What's wrong with that, one might ask? Well, this:
White Houses usually keep their Supreme Court nominees under wraps, shunning all interviews. With Elena Kagan, the Obama White House made an exception.
It interviewed her, itself. And in keeping with its habit of using online tools to talk about various policy matters, the White House staff posted her remarks on the official in-house blog.
And here it is, if you care to watch it:
The article continues:
Not surprisingly, there were no questions about her views on abortion, or executive power, or affirmative action, or any of the other hot-button issues that conservatives and liberals alike would love to hear her address. Rather, the video is a bland, overly scripted take on a woman who, by all accounts, is warm, funny and engaging.
Ms. Kagan did allow one bit of humor to slip in, though. In describing her current job, as solicitor general, she said, “Nobody knows quite what that means. Some people think it’s the people who put the labels on the cigarette packages.’’
In fact, the solicitor general argues cases on behalf of the government before the Supreme Court. Ms. Kagan will be continue to hold the title, but from here on out she will focus exclusively on getting confirmed. That begins Wednesday, when she will go to Capitol Hill for her first round of meetings with senators, who will ultimately decide whether she gets the job.
Say, whaaaa? There were no tough questions from some White House staffer, someone who makes videos. Well, color me so surprised at that. I imagine had they wanted real questions asked of Solicitor General Kagan, they would have allowed real journalists (okay, what passes for them these days) to interview her. Except that would have been breaking with protocol, which this White House never does (that was snark).
All of that is to say, there is much we don't know about SG Kagan yet. That's exactly why there are hearings for positions of this magnitude. From what I have seen of her resume, it is impressive indeed. I am withholding further judgment until I know more about her. And while her resume is impressive, it is a resume. And a resume is not the same as a paper trail or a judicial record. The latter is a concern for many, as this poll indicates, Polls: Judicial Experience Matters:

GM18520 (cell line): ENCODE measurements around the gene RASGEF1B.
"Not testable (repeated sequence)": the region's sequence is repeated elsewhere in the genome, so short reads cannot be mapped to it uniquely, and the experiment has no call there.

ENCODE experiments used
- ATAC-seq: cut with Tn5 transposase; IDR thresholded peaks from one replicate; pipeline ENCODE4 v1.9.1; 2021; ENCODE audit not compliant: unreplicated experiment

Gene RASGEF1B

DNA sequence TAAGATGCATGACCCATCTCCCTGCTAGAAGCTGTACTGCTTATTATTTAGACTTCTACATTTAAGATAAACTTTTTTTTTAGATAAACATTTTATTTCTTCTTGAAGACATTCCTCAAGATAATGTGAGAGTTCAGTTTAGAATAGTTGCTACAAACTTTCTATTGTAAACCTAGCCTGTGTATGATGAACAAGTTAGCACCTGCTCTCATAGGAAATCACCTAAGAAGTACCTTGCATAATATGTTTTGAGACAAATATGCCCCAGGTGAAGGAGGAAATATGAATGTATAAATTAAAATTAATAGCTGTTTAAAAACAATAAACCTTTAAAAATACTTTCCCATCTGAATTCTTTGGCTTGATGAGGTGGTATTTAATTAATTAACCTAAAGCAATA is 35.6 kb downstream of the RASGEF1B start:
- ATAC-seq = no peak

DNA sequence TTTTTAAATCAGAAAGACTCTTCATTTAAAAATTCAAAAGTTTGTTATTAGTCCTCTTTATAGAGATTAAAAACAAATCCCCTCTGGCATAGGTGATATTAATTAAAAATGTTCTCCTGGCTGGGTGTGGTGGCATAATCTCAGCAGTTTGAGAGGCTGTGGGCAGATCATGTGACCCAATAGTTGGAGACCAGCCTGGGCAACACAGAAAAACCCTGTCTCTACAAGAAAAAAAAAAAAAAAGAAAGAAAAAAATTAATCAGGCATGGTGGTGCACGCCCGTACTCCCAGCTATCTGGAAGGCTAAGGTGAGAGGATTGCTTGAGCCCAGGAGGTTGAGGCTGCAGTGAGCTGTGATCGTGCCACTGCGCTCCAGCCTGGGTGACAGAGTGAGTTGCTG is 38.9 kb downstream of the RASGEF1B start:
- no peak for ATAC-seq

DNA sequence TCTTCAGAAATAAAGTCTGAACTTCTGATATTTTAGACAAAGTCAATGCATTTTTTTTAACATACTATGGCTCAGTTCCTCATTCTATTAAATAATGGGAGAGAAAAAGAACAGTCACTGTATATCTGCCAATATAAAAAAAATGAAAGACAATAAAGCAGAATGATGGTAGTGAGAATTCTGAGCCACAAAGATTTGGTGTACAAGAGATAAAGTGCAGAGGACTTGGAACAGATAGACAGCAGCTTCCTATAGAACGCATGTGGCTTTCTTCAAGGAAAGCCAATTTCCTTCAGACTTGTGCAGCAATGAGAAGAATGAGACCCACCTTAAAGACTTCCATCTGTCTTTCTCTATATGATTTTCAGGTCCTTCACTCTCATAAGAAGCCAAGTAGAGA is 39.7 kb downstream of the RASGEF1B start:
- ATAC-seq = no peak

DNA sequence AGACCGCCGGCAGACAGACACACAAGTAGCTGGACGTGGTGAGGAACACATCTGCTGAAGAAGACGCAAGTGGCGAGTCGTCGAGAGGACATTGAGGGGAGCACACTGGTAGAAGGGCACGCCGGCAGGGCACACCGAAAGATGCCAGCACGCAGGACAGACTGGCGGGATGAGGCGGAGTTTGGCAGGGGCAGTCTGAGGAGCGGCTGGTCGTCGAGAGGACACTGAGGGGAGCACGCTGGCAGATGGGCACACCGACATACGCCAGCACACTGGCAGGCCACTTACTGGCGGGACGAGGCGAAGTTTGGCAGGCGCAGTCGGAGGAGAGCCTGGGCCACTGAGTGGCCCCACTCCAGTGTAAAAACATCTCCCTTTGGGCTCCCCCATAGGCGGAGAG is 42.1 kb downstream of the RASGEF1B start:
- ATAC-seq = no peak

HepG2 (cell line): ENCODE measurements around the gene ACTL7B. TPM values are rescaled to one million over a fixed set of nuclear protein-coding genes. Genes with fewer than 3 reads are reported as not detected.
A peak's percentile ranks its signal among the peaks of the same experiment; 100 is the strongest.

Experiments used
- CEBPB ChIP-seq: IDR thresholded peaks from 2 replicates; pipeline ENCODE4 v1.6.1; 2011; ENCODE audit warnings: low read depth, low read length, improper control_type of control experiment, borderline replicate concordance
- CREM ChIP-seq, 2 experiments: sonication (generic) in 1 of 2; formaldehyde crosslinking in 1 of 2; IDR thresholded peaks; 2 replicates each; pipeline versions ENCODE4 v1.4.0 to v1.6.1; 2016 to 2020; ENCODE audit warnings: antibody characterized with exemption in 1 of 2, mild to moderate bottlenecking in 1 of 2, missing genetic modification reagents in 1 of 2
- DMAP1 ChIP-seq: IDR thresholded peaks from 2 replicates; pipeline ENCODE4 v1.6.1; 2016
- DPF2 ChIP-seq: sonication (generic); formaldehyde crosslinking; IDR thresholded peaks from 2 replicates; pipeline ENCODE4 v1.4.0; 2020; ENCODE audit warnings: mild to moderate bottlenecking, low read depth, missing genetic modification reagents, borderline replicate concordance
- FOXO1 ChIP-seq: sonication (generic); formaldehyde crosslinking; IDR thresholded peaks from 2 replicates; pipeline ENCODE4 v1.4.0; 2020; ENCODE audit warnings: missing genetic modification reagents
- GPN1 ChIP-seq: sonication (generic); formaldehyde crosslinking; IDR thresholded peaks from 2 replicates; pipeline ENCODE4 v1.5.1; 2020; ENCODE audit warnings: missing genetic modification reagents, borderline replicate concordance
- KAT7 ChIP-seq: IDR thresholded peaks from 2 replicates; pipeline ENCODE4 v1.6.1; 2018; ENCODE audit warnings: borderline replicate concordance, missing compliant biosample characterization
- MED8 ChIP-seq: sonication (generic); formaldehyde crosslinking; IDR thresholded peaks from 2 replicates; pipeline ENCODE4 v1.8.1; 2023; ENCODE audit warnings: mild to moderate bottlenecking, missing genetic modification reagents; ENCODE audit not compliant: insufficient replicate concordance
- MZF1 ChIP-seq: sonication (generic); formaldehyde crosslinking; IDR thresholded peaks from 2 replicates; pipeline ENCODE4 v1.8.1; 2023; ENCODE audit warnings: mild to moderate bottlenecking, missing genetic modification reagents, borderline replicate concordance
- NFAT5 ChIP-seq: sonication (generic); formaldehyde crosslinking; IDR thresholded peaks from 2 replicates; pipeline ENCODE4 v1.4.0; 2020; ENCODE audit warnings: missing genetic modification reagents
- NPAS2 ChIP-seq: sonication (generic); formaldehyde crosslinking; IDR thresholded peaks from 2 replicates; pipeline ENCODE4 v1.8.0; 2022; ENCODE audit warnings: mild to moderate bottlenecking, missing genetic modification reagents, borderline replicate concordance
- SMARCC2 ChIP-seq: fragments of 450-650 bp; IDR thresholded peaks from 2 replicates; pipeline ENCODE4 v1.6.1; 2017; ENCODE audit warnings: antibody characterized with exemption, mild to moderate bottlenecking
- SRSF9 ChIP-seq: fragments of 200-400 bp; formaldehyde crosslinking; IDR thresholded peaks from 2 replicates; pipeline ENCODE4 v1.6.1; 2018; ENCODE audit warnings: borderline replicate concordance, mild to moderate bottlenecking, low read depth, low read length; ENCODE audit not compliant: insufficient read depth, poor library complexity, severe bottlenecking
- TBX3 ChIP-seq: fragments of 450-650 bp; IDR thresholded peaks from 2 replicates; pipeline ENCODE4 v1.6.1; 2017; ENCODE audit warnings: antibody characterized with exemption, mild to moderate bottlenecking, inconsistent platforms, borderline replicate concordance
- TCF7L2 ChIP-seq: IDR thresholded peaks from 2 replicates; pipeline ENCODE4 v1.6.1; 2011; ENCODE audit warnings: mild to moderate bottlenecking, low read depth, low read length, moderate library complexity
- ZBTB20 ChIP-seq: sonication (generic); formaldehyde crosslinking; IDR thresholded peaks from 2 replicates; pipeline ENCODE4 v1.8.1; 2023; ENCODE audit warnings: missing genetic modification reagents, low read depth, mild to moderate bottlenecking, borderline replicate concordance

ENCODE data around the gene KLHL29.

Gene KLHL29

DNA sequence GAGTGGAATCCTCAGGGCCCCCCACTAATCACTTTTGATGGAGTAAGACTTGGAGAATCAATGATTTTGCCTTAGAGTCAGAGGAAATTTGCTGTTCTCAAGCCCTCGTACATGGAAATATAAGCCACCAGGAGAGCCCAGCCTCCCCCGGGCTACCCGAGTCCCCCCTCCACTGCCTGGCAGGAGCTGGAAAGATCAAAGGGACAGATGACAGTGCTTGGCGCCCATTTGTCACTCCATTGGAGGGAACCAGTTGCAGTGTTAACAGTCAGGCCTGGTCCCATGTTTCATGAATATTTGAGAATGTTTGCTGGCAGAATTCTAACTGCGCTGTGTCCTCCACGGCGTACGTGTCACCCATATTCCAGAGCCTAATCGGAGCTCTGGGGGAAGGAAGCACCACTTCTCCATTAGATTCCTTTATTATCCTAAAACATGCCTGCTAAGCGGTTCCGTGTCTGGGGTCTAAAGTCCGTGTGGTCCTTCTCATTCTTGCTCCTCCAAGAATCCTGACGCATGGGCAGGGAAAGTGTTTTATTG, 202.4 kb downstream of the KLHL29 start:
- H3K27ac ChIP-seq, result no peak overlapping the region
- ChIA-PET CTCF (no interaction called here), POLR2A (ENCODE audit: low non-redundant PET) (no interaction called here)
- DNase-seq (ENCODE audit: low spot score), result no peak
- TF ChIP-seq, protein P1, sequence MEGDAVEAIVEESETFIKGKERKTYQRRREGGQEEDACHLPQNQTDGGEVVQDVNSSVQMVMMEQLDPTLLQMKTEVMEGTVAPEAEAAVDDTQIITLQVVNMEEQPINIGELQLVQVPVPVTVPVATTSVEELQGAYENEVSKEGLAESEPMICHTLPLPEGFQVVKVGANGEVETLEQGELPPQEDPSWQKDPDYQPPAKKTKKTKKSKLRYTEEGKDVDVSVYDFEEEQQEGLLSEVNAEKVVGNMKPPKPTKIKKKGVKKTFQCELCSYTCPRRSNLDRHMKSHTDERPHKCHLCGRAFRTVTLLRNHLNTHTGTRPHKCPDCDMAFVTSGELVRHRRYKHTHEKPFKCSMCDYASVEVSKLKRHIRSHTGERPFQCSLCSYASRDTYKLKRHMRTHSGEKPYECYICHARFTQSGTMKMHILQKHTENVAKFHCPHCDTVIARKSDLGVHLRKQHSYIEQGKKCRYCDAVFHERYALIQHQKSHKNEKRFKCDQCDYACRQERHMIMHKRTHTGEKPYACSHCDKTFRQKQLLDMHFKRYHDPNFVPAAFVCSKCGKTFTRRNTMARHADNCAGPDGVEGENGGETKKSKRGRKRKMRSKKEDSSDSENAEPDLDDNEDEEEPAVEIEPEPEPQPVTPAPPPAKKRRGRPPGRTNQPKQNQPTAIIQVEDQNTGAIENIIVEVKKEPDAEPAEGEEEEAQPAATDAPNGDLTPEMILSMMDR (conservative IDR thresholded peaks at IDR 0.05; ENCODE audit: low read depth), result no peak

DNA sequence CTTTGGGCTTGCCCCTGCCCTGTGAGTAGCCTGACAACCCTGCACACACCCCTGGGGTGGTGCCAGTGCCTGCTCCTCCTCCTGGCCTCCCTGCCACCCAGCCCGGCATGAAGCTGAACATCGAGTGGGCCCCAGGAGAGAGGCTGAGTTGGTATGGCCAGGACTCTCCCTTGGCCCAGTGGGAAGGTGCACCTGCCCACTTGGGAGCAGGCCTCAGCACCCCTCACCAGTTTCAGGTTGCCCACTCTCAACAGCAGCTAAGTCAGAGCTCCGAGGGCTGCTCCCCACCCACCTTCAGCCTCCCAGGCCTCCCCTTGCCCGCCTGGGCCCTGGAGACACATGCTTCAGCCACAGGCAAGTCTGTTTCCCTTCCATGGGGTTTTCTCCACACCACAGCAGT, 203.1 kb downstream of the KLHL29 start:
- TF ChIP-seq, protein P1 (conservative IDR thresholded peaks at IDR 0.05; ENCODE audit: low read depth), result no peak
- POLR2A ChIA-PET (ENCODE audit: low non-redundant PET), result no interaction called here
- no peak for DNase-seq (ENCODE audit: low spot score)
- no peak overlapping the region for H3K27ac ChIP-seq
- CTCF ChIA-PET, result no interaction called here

If the Senate confirms Elena Kagan to the Supreme Court, there will be three female justices on the court for the the first time, no Protestant justices on the court for the first time, and, for the first time in nearly four decades, a justice would join the court with no experience as a judge.
How will Americans react?
Recent polls indicate that Ms. Kagan’s gender and religion will have little effect on Americans’ support for her nomination. In polls by Gallup, ABC News/Washington Post and Fox News, broad majorities of Americans said that the next justice’s gender or religion did not matter to them.
Her lack of experience as a judge, however, could prove problematic in the court of public opinion.
In the ABC/Post poll, 70 percent said experience as a judge would be a factor in favoring a Supreme Court nominee, including 52 percent who said it was a strong factor. And in the Fox News poll, 76 percent of voters said that when selecting a new justice, whether he or she has served as a judge should be a factor, including 20 percent who said it should be the single most important factor.
While it is not a requirement that a nominee for the Supreme Court has served as a judge, it is helpful to have access to decisions rendered. (Click Here to read the rest of the article, and HERE to see the full results of the poll.)